Bronze doors of the Madeleine
Baron Henri de Triqueti (1803-74), with assistance from Etienne-Hippolyte Maindron (1801-1884)
1834-1841 (installed 1841)
Bronze with bas-relief panels illustrating the Ten Commandments
The Madeleine, Place de la Madeleine, Paris
See commentary below
Photograph and text by Jacqueline Banerjee.
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The work was commissioned by Adolphe Thiers, who was the Minister of the Interior for the newly restored monarchy of King Louis-Philippe of France — with the assent of the royal household itself. The doors hark back to the famous ones of the Florentine Baptistry by the Renaissance sculptor Lorenzo Ghiberti, but they are four times larger than those, and twice as large as the doors of St Peter's in Rome (Galliot-Rateau 13). The idea was that they should be large enough for people to read and understand them. The point of these massive doors was, in fact, to show the might and power of the law, in an attempt to shore up the authority of the new "Citizen King" (see Ribner 85-9).
In the long run, this attempt would prove unsuccessful. In 1848, Louis-Philippe and his family fled incognito to England, and sought refuge in the Surrey residence of their son-in-law, King Leopold of the Belgians. Louis-Philippe died two years later, but his wife lived on at Claremont until 1866. After having been injured at the barricades, Triqueti, son of an industrialist and diplomat, also left for England, where his royal connections brought him major commissions and his career reached its zenith.
But the reliefs were successful in another way: as was recognised from the beginning, they are great works of art. At the very top, in the centre of the lintel, is Moses with his tablet, and on either side of him are the first two commandments (in Latin, like the others): "Thou Shalt Have No Other Gods before Me" and "Thou Shalt Not Take the Name of the Lord Thy God in Vain." Then come eight square panels with the rest of the commandments. Triqueti is generally said to have been inspired here by Ghiberti himself, and those glorious "Gates of Paradise" doors in Florence. But note that Charles Perkins, in his book about Italian sculpture which features some of Triqueti's drawings, quotes Triqueti himself as saying that Andrea Riccio's bas-reliefs in the church of S. Antonio at Padua "contain lessons sufficient to form a sculptor" (226). Though the general idea may come from Ghiberti, the dramatic Old Testament scenes in the Madeleine doors may, in fact, owe more Riccio's depictions at Padua of David with the Ark, and Judith displaying Holofernes's head, than to Ghiberti's scenes — which show events in the New Testament, and disciples and saints.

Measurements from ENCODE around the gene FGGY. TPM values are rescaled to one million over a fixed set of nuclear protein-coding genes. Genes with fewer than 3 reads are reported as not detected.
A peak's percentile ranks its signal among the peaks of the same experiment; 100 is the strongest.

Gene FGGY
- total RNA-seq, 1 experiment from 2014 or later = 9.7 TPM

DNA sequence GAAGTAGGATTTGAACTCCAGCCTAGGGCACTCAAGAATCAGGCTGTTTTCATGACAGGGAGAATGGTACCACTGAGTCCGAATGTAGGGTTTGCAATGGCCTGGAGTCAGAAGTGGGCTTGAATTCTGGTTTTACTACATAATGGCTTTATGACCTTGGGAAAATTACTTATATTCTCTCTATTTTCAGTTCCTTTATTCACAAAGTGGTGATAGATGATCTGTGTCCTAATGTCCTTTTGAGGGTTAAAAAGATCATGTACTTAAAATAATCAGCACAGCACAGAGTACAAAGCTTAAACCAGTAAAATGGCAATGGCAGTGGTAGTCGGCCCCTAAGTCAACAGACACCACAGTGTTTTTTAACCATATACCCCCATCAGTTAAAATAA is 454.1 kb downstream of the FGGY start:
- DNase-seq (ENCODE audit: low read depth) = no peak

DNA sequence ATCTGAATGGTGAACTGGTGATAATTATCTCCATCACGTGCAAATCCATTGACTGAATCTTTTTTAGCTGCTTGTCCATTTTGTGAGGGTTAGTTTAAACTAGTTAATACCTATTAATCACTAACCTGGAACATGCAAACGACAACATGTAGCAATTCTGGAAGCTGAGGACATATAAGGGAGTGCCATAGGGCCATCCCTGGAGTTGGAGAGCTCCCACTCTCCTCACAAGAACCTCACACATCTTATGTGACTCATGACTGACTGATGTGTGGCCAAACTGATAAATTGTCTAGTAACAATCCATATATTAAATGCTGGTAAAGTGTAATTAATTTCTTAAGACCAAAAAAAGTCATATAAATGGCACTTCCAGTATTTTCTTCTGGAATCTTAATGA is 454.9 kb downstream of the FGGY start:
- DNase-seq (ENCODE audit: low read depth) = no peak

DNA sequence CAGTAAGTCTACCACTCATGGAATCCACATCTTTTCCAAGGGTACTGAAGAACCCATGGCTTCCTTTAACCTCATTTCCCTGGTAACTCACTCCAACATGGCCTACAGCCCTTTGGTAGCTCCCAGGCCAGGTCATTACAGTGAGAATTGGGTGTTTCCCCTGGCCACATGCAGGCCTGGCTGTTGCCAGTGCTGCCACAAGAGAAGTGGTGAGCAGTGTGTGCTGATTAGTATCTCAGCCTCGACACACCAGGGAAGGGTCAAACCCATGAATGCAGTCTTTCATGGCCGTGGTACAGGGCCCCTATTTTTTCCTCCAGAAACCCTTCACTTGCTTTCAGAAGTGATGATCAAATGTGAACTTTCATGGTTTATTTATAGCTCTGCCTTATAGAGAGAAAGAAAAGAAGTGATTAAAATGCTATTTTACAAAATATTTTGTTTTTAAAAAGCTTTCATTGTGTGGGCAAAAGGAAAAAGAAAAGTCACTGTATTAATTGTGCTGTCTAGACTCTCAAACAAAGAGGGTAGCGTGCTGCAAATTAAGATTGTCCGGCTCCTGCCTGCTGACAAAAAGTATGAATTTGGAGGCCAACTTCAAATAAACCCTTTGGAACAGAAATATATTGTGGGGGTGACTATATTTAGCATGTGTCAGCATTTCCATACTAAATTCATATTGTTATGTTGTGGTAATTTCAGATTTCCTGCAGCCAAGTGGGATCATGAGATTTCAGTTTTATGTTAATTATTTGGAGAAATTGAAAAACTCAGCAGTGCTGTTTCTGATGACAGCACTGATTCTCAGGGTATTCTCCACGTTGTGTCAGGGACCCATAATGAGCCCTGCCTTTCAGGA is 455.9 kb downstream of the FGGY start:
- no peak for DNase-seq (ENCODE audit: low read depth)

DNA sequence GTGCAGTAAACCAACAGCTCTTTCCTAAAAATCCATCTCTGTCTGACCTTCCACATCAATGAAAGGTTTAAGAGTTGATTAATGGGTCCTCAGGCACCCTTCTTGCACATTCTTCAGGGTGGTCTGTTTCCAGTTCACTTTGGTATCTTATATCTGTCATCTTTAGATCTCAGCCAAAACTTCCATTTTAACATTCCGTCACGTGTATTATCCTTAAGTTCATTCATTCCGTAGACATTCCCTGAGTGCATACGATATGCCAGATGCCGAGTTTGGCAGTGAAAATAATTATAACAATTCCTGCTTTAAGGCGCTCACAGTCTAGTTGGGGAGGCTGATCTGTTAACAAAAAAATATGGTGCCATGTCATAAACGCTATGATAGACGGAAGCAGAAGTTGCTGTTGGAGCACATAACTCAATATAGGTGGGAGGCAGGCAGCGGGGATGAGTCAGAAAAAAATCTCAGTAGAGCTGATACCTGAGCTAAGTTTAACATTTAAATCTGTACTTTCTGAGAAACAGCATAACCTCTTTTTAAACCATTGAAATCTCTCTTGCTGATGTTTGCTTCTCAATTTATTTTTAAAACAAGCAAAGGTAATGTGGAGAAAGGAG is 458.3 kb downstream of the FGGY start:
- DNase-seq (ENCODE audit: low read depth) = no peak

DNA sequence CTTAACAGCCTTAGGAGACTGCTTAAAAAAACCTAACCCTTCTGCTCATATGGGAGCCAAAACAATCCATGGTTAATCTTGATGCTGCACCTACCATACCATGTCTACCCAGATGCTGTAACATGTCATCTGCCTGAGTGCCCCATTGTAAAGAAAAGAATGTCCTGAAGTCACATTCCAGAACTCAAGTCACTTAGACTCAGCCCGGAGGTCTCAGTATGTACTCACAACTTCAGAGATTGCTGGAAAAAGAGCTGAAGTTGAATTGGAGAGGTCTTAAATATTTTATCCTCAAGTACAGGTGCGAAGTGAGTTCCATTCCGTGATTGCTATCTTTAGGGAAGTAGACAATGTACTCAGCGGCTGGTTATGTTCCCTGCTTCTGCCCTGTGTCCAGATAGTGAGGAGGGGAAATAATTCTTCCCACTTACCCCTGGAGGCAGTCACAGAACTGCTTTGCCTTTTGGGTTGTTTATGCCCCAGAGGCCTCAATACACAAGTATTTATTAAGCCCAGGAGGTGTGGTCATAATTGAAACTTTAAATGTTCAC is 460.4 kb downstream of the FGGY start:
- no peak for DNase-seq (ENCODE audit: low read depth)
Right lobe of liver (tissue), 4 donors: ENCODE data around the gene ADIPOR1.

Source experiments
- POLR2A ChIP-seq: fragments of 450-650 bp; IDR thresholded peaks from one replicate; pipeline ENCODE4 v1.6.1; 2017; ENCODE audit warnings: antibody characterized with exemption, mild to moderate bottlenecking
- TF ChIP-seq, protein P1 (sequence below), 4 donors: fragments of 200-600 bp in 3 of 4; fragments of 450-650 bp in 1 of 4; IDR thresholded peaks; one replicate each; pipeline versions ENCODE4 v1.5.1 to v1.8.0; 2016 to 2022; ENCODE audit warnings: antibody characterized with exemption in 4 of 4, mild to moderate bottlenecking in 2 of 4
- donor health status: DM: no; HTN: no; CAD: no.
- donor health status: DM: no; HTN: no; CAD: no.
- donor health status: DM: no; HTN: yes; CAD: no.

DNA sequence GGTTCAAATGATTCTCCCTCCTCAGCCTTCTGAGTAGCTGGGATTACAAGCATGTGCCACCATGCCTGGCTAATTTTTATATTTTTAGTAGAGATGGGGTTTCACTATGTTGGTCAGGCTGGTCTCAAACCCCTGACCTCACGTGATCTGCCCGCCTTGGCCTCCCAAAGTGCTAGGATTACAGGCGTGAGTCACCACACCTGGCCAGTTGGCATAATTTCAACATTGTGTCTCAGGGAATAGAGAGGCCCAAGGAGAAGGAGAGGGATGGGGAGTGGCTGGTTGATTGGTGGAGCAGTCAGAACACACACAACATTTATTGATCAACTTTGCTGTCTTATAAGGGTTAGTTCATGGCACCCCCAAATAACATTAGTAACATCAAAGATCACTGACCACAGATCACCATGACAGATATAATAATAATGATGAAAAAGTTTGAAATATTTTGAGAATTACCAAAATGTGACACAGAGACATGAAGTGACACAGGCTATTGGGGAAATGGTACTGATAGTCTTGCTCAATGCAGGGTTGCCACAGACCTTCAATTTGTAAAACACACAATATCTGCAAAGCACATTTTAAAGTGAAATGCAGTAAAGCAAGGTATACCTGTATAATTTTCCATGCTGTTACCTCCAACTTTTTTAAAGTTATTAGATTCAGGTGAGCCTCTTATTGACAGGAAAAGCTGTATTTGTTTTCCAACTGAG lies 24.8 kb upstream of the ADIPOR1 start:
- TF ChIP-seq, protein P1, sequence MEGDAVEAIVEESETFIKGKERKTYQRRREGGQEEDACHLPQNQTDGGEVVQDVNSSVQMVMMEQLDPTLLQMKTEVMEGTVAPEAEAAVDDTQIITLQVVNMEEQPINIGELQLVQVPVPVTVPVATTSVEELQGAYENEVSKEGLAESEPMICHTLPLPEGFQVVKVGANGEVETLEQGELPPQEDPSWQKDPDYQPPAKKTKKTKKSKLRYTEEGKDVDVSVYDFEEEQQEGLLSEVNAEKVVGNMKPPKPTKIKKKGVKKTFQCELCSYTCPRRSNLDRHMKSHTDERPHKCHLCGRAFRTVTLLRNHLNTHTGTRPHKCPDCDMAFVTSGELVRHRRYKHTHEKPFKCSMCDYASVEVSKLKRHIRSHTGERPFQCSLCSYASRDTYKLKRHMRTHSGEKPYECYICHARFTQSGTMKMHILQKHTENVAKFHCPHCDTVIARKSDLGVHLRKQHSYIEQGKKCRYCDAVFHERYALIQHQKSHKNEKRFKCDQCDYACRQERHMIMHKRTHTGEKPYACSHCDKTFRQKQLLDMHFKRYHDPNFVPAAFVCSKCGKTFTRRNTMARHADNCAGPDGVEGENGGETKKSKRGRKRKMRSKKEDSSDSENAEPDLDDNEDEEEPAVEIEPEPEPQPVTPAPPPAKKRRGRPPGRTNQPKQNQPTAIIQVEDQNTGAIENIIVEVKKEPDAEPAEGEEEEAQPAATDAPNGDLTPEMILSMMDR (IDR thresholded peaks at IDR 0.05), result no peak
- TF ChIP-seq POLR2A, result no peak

Two panels from the Madeleine doors. Left: "Thou Shalt Not Kill," showing the angels descending to console the bereaved after the murder of Abel, and drive out Cain (on the right; Gensis 4, 8-16). Right: "Thou Shalt Not Covet Thy Neighbour's Wife," showing God appearing to Abimelech in a dream, to stop him committing adultery with Abraham's wife Sarah (Genesis 20, 1-16). [Click on these images to enlarge them.]
The most important factors in the doors' success, however, are the sculptor's originality of interpretation, compositional skill, coherent vision and intensity of feeling. Despite the fierceness of prohibition, there is a great deal of sympathy. In the panels above, for example, the family of Abel is to be pitied, and there is pity too for Sarah, whom hides her face, and even for the would-be adulterer, charged in his dream. Elsewhere (see links to other panels in "Related Material" above), the warnings against breaking the commandments become even more dire precisely because of the extent of the suffering involved.
"L'Exterieur" Paroisse Catholique de La Madeleine (the church's own website, in French). Web. 12 August 2016.
Galliot-Rateau, Véronique. Henry de Triqueti, 1803-1874, Sculpteur : Collection du Musée des Beaux-Arts d'Orléans. Amis des Musée d''Orléans / Musée des Beaux-Arts d'Orléans, 2009.
Perkins, Charles C. Italian sculptors: being a history of sculpture in northern, southern, and eastern Italy. London: Longmans, Green, and Co., 1868. Internet Archive. Contributed by the Getty Research Institute. Web. 11 August 2016.
Ribner, Jonathan P. Broken Tablets: The Cult of the Law in French Art from David to Delacroix. Berkeley: University of California Press, 1993. Available offsite here.
Last modified 12 August 2016